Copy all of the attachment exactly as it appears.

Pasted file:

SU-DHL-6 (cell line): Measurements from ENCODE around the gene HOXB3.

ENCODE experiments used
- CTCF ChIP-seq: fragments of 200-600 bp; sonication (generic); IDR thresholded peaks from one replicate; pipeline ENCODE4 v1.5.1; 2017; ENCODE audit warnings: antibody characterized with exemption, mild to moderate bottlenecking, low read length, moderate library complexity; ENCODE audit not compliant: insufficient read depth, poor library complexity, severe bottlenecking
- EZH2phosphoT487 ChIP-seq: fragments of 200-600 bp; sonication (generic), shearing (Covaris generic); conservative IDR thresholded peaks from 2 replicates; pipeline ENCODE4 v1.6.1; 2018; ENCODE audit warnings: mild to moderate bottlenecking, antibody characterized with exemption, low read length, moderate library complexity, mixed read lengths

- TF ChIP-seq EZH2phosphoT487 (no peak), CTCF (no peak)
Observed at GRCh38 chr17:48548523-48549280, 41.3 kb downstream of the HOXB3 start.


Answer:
SU-DHL-6 (cell line): Measurements from ENCODE around the gene HOXB3.

ENCODE experiments used
- CTCF ChIP-seq: fragments of 200-600 bp; sonication (generic); IDR thresholded peaks from one replicate; pipeline ENCODE4 v1.5.1; 2017; ENCODE audit warnings: antibody characterized with exemption, mild to moderate bottlenecking, low read length, moderate library complexity; ENCODE audit not compliant: insufficient read depth, poor library complexity, severe bottlenecking
- EZH2phosphoT487 ChIP-seq: fragments of 200-600 bp; sonication (generic), shearing (Covaris generic); conservative IDR thresholded peaks from 2 replicates; pipeline ENCODE4 v1.6.1; 2018; ENCODE audit warnings: mild to moderate bottlenecking, antibody characterized with exemption, low read length, moderate library complexity, mixed read lengths

- TF ChIP-seq EZH2phosphoT487 (no peak), CTCF (no peak)
Observed at GRCh38 chr17:48548523-48549280, 41.3 kb downstream of the HOXB3 start.